Jamie Benn, Ty Dellandrea and Wyatt Johnston, Dallas Stars (expected goals, 10.6; actual goals, 20).
Mark Scheifele, Cole Perfetti and Blake Wheeler, Winnipeg Jets (expected goals, 11.1; actual goals, 15).
Roope Hintz, Joe Pavelski and Jason Robertson, Dallas Stars (expected goals, 24; actual goals, 32).
Tim Stutzle, Claude Giroux and Brady Tkachuk, Ottawa Senators (expected goals, 17.9; actual goals, 12): I wasn’t going to include this trio, as when the Sens are healthy this isn’t a line. But with Josh Norris going back down for the rest of the season, we could see these three together again. This combination wasn’t in place just before Norris’s brief return, but it’s been the Senators’ most successful line this season, and that’s despite the fact that they’ve been “unlucky” with expected goals. This new injury for Norris is really unfortunate, since his presence seems to be the key for the Sens to have two good lines instead of just one. The return of this line determines Giroux’s fate in fantasy as he fails to produce in a unit with Shane Pinto and Alex DeBrincat, literally, as that trio has zero goals this season but has allowed seven in just 58 minutes (worst line in the NHL not the Chicago Blackhawks by goals against by 60).
Chris Kreider, Mika Zibanejad and Kaapo Kakko, New York Rangers (expected goals, 13.7; actual goals, 9): This line comes and goes, but it was together before the Rangers game on Monday when the team pushed the “all-in” version of its depth chart (Kreider, Zibanejad and Artemi Panarin as the top line). While Kakko, overall, is pretty close to his individual expected goal total (10.8 expected; nine actual), I wonder if he owes him anything from this lane combo and has gained some extra from his other frequent lane combo. When Kakko is with Alexis Lafreniere and Filip Chytil, the trio is part of the “lucky lines” group, with 6.4 expected goals and 11 actual goals this season. We may not be happy with the end result of this season for fantasy, but I think Kakko (and Lafreniere) have a bright future in fantasy.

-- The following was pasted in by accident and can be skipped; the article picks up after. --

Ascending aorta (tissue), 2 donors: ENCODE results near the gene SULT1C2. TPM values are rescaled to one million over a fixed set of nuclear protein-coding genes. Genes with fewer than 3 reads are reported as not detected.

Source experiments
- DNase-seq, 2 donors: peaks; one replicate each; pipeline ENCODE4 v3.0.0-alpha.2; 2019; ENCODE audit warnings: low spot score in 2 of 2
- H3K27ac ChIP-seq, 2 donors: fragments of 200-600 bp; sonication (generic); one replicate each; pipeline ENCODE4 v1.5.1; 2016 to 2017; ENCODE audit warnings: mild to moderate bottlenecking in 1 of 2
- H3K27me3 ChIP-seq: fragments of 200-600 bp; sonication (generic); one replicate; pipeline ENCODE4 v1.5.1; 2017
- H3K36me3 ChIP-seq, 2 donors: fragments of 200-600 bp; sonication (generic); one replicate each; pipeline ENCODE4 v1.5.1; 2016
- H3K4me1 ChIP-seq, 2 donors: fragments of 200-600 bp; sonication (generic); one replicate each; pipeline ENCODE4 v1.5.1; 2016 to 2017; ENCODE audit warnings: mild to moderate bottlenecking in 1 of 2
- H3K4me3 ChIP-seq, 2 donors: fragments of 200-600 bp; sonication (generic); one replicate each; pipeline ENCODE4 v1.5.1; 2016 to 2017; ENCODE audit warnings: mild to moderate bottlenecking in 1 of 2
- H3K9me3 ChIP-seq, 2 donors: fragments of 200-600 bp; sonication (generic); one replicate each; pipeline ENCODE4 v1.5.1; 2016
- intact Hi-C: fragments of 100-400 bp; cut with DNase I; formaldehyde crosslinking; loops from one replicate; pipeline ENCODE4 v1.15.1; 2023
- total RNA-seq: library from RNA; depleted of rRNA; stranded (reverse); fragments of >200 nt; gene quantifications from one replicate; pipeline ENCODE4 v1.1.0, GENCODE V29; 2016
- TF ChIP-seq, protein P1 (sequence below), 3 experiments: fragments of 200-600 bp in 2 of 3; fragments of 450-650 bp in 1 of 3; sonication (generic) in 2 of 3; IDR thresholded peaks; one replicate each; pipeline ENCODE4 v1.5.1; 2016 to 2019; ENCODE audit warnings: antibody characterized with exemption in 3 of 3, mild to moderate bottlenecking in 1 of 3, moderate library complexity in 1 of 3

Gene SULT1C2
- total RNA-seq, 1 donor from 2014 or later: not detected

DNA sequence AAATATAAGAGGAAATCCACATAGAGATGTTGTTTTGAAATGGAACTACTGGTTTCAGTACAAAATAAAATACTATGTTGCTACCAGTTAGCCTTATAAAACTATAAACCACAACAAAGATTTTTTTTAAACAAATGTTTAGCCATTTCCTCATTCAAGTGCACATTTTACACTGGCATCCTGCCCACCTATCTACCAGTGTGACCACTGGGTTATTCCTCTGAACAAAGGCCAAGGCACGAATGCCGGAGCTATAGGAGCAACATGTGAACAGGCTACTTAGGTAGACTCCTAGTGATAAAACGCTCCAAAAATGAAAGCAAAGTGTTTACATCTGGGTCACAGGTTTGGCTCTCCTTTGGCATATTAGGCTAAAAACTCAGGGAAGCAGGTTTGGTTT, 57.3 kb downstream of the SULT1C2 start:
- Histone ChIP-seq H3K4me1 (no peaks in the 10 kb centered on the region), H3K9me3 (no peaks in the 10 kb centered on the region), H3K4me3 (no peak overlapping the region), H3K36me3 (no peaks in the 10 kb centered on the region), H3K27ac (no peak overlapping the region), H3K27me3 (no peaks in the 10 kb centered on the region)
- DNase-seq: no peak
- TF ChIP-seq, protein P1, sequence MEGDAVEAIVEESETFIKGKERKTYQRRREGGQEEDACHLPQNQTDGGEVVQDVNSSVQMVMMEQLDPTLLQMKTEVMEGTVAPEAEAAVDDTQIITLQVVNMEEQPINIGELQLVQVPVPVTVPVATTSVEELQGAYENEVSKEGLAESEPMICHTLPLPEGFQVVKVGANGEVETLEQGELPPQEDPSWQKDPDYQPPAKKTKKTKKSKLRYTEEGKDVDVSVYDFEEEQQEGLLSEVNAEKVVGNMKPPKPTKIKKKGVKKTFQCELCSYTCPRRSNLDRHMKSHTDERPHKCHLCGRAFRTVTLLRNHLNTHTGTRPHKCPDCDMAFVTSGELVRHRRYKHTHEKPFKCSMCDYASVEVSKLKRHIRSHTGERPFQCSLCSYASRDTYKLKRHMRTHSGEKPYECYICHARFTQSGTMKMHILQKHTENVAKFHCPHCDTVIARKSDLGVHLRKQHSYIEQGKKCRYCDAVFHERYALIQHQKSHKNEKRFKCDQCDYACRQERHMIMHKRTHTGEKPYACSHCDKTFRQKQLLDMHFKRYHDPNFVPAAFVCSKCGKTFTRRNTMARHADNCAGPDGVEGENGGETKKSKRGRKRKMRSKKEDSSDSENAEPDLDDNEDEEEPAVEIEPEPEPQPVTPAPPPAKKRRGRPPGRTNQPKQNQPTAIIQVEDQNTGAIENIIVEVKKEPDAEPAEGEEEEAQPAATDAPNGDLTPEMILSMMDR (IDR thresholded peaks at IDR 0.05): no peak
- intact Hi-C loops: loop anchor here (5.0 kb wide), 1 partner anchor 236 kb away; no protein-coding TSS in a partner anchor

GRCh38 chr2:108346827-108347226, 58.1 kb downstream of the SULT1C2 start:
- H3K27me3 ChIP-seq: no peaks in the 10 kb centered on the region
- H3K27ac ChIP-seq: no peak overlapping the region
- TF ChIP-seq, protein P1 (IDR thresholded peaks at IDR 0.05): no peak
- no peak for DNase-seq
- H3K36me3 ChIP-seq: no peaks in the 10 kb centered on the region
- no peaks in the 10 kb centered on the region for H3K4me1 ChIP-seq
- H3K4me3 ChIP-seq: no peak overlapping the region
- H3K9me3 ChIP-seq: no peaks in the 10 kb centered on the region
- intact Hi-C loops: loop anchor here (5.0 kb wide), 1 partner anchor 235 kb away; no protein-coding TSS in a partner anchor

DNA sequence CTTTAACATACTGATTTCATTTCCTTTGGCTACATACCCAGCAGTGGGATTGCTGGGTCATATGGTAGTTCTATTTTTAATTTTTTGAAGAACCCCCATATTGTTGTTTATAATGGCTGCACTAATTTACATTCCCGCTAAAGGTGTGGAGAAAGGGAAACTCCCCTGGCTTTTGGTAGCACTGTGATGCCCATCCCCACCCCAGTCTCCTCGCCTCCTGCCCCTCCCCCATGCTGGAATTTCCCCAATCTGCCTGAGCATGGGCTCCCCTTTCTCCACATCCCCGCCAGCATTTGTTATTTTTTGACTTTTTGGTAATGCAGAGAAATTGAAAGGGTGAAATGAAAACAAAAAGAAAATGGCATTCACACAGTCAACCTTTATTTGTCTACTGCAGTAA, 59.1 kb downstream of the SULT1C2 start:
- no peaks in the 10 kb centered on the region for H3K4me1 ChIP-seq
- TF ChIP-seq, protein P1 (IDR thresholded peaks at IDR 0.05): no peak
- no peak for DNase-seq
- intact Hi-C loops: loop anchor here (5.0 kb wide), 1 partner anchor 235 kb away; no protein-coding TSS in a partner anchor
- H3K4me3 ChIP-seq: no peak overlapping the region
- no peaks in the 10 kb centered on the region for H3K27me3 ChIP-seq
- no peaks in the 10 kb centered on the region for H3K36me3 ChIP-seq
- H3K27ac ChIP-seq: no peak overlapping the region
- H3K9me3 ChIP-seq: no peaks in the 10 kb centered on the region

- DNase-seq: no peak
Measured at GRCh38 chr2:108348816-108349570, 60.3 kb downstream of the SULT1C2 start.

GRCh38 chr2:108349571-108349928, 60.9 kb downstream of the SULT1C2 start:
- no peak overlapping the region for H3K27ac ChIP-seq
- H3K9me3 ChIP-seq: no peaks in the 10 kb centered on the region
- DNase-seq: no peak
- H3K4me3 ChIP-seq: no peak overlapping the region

Trevor Moore, Phillip Danault and Viktor Arvidsson, Los Angeles Kings (expected goals, 15.8; actual goals, 9): Moore isn’t expected to return until after the All-Star break next week, meaning we wouldn’t see this line again until February 11. Moore hasn’t played since Dec. 23, but this line was locked to the Kings as a unit until then. In his absence, Alex Iafallo has been holding the fort and that trio has 5.9 expected goals and six actual goals so essentially got it right. Danault and Arvidsson teeter on the brink of becoming locks in the fantasy lineup, but they don’t help each other with stretches like the last six games. The line with Moore has a slightly better expected goal ratio of 60 than the line with Iafallo, so it will be interesting to see how the Kings handle Moore’s return. And either way, we just want a little more consistency from Danault and Arvidsson so we can put them on the fantasy list and leave them there.
Other troublesome trios:
Patrice Bergeron, Brad Marchand and Jake DeBrusk, Boston Bruins (expected goals, 13.4; actual goals, 9):
Paul Stastny, Martin Necas and Andrei Svechnikov, Carolina Hurricanes (expected goals, 15.3; actual goals, 11).
William Karlsson, Jonathan Marchessault and Reilly Smith, Vegas Golden Knights (expected goals, 18.3; actual goals, 13).
Mikael Backlund, Andrew Mangiapane and Blake Coleman, Calgary Flames (expected goals, 13.2; actual goals, 8).